Pyramid Comment

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Monday, January 10, 2011

University Degrees

Simply considering how much the future will cost does not help much when the issue is whether university is the correct choice or not. The cost for most prospective students is too high to consider going simply because this is "what everybody does". Thinking like this is entry into the trap. The "needing to go" is critical. Not the "wanting to go". A ticket just to board a 'plane is not enough as it is essential to know the destination. Without this information it is unlikely that the destination will be the right one. A university degree involves an expensive one-way trip. There are careers and there is work. They are not the same thing. If a career is not the best considered option, then the degree may not be the best choice. This is a very personal decision that must not be allowed to be influenced by peer groups (school friends). They can move away very soon (and very quickly) leaving behind them all sorts of poorly made decisions based on that influence. They could well make the wrong choice themselves based on emotion and not pragmatism. Any quality decision should be examined and made with a 'cool head'. This can be a difficult state to attain in youth, but the cost issues make it very important. Such decisions are about the very long-term.

The career selection must be clear from the outset so that the course and university can be chosen wisely. It should never be about entry to "a university", but entry to "the university" that provides the best options for a future that will, hopefully, last for many years. The so-called 'soft-option' courses are not likely to open the doors of real opportunity. There are too many graduates with unhelpful degrees to obtain quality employment. And it's not just about money. A career is (very) long-term.

The cost of the course that provides the degree must be financed and settling the debt could last for up to 30 years. The cost of owning a car or buying a home must be factored in. It is so easy to increase a debt by borrowing more and more, but that simply stacks up poor cards in a 'game' of life. But life in not a 'game'. It's very real and exists every second, minute, hour, day... of life. If a mistake is made at the beginning, it is possible that a solution may never be found. Personal success is measured by what is actually owned and not by possession. Many own huge (unaffordable) debts, but have very little that they can really call their own.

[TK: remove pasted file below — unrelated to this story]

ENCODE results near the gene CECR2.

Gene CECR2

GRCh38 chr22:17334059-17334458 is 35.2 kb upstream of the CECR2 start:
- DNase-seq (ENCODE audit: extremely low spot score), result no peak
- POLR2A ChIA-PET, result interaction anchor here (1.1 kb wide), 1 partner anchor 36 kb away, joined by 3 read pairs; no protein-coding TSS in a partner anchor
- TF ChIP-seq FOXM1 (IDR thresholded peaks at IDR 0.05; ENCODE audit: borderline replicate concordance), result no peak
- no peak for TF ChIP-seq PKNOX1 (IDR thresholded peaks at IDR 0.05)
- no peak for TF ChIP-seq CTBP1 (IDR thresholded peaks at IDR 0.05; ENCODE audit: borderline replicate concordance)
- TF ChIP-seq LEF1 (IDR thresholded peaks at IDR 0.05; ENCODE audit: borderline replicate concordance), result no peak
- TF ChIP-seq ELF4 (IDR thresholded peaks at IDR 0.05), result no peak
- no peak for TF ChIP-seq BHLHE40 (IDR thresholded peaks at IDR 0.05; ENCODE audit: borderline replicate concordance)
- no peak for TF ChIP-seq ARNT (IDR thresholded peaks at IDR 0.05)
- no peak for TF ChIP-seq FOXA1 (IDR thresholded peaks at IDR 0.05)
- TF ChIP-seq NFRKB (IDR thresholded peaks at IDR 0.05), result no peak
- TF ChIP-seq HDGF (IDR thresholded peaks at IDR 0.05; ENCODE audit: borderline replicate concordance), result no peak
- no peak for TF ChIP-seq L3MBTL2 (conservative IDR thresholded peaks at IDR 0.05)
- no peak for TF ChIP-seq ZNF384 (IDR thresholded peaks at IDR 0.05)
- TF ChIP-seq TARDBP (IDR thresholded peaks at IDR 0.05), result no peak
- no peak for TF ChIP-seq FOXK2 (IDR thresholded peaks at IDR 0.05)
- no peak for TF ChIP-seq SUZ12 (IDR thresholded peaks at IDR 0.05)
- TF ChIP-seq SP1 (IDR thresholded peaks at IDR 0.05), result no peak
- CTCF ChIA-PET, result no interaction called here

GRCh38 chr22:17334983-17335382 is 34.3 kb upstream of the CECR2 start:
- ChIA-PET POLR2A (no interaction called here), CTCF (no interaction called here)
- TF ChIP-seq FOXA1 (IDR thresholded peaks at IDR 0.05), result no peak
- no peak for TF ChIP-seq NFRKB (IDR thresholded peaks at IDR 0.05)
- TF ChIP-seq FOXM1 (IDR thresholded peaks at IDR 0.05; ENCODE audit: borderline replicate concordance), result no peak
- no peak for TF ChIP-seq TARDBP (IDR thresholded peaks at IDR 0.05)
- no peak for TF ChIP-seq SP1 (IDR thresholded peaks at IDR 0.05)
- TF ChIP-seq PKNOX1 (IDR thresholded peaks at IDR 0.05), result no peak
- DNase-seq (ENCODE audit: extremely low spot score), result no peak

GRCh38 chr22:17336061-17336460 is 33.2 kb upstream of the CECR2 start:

Any long-term venture has to be properly considered if mistakes are to be avoided. There are no guarantees to success either even though the chances of success can be improved. Today, the (global) situation regarding employment is tough and competitive and to possess the right 'ticket' to a desirable 'destination' becomes ever more important. To enter into an unknown future (the potential trap) that may not begin for several years, but with a known downside (the debt), is patently unwise. In order to turn the known around into advantage, the future must have been considered at the start.

While it's fine to set sights high, they must be realistically high. Aspirations can be (expensive) dreams or realistic life goals and early (and considerable) consideration may avoid a lot of grief later that could be very long lasting. There's little point in going to 'a university' to get 'a degree'. It's important to go to 'the university' for 'the degree' that is necessary to fulfill a deliberate selection of career.

When the stake is a probable +£30,000, avoidance in making a mistake is absolutely paramount. Government propaganda is designed to encourage entry into the system. The condition of entry is to take out a very expensive loan (tuition fees for a minimum 3 years that may take 30 years to pay off). If a wrong choice is made there is no way out. A no exit trap. This illustrates the difference between a career choice and a job choice. A job may not require a degree and the degree may actually hamper gaining later employment.

Jobs can be very short lived,
but careers are lifelong